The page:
Asia News Bulletin - Feb 19

Hong Kong has eased social-distancing rules for the first time in three months while the city’s mass vaccination program opens for booking next week. Australian lawmakers will hold talks with Mark Zuckerberg in a bid to break a legal standoff after Facebook blocked news sharing on its platform in Australia. Singapore’s business travel bubble is expected to receive its first batch of visitors next month.


This section tracks major political, economic and business news from the key economies in Asia.

  • In response to the proposed law in Australia which would make tech giants pay for news content, Facebook has blocked Australian users from sharing or viewing news content on the platform. The Facebook pages of all local and global news sites, as well as some key government sites had been blocked. Those outside of Australia are also unable to read or access any Australian news publications on the platform.

  • The U.K. government updated its guidance for the business risk level in Hong Kong on Tuesday, highlighting the increasing political risks in the city, pointedly dropping references to relations with its former colony as “positive” and “beneficial.”

  • The Singapore Exchange is collaborating with Euroclear Bank to launch a new Orchid bond structure, combining domestic bond issuance with global distribution channels. Through the initiative, international investors will be able to purchase bonds issued by Singapore-based issuers directly on The Central Depository, which is owned by SGX, via Euroclear.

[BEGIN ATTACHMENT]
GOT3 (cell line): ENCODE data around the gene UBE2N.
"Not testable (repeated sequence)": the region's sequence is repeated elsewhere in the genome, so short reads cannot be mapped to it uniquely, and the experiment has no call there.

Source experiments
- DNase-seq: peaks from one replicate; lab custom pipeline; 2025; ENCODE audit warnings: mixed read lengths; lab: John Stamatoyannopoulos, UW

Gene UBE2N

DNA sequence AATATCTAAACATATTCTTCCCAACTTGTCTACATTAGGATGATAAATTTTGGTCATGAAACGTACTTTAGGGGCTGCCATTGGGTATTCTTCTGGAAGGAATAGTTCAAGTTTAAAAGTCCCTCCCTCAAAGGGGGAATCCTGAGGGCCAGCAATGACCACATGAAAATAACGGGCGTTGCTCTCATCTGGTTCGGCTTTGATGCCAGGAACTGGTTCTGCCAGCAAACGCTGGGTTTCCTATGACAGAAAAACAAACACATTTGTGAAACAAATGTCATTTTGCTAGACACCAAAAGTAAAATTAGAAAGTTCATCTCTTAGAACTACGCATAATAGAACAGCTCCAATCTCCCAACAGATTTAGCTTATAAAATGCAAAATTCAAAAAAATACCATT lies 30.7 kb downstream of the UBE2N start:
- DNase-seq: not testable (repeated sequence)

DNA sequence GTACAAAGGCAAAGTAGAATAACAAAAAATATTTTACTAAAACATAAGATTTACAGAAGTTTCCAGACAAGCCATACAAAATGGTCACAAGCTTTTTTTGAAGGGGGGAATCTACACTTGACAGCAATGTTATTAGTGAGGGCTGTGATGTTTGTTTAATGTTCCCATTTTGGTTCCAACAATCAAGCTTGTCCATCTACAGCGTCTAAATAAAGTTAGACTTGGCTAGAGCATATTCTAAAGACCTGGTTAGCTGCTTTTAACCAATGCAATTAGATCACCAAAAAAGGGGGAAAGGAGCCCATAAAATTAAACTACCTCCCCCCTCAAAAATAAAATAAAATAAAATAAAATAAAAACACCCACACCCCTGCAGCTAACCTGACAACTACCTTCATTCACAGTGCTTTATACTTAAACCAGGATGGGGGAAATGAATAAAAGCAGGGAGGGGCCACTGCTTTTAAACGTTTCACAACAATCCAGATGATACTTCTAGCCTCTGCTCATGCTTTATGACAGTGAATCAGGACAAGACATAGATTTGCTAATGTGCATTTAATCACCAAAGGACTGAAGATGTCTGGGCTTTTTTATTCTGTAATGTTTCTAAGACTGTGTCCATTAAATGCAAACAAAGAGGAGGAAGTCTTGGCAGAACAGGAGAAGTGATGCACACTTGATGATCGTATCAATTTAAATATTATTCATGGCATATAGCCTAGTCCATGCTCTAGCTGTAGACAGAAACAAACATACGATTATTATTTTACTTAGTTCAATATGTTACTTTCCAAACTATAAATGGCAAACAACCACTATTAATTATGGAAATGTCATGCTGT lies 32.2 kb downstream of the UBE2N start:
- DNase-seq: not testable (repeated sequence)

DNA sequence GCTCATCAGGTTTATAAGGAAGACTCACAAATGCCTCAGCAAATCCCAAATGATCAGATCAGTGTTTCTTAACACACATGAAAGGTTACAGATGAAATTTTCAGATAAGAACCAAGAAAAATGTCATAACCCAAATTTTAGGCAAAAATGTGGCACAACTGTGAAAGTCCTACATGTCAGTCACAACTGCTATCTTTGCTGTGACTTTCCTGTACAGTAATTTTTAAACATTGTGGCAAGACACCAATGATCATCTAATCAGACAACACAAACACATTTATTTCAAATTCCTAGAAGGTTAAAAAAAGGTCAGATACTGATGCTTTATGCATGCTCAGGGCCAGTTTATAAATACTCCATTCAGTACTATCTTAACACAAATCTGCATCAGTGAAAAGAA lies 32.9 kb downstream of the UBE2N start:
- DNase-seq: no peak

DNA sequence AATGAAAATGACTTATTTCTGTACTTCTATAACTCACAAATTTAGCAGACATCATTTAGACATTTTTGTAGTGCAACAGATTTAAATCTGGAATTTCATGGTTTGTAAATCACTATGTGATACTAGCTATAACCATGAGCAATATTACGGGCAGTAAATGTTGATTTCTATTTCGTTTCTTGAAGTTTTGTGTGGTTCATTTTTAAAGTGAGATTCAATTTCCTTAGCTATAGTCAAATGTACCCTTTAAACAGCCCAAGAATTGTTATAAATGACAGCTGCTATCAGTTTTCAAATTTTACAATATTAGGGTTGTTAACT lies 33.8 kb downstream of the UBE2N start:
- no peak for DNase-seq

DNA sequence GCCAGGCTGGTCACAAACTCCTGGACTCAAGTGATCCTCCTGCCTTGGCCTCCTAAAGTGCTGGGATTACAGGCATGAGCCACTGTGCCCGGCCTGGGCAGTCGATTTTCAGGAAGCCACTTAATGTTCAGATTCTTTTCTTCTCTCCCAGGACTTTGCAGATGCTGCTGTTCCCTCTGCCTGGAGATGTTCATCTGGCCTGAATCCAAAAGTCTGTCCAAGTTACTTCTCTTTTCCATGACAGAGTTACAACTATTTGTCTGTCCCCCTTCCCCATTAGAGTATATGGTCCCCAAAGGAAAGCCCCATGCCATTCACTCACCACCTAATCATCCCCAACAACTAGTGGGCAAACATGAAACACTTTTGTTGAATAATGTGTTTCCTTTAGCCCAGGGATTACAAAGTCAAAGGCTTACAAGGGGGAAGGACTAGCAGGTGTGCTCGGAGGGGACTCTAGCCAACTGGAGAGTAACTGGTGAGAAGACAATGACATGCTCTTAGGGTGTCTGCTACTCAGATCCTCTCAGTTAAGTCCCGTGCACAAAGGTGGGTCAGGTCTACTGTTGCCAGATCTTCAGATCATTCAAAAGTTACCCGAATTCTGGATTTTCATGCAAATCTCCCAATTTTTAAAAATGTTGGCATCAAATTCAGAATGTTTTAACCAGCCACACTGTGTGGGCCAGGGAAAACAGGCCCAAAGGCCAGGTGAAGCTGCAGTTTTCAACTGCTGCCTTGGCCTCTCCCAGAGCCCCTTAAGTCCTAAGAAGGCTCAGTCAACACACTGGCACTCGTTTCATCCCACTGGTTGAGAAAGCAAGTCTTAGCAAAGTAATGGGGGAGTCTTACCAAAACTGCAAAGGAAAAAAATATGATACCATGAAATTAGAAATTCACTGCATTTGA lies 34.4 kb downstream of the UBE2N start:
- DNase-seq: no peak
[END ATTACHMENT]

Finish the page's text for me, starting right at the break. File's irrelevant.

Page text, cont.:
• Singapore is set to open its “business travel bubble” next month, allowing people to enter the island for business and official purposes without having to quarantine for 14 days. Visitors will have to stay in a bubble-like facility near Changi Airport, which has 660 guest rooms and 170 meeting rooms. When fully operational, it will have capacity to host around 1,300 business travellers.


This section highlights the biggest ECM and DCM developments in China and Hong Kong which are moving markets and grabbing headlines.


  • The People’s Bank of China offered US$31billion of liquidity with its medium-term lending facility on Thursday, giving banks some relief after its cash drainage last month triggered the country’s worst liquidity squeeze since 2015. While officials remain wary of excess liquidity, the move adds to signs that the central bank is in no rush to repeal measures put in place to support the economy.

  • Chinese EV manufacturer WM Motor has secured US$1.78 billion in debt from domestic banks led by Shanghai Pudong Development Bank, following a US$1.5 billion equity funding round featuring several government investors.


  • JD Logistics, the delivery arm of China's second-largest e-commerce company, filed for an IPO in Hong Kong on Tuesday. The move came shortly after's healthcare unit JD Health completed a US$3.5 billion IPO last December, making this the third branch in the conglomerate to go public.

  • The city’s stock exchange is probing whether investors violated rules by placing multiple subscriptions to improve their odds of participating in the IPO of New Horizon Health. Hong Kong Exchanges & Clearing Ltd., through share registrar Tricor, has asked brokers involved in the IPO to provide the names and identity card numbers of retail investors allotted stocks.


This section tracks the fundraising, deals and other activities conducted by the PE/VC funds in Asia.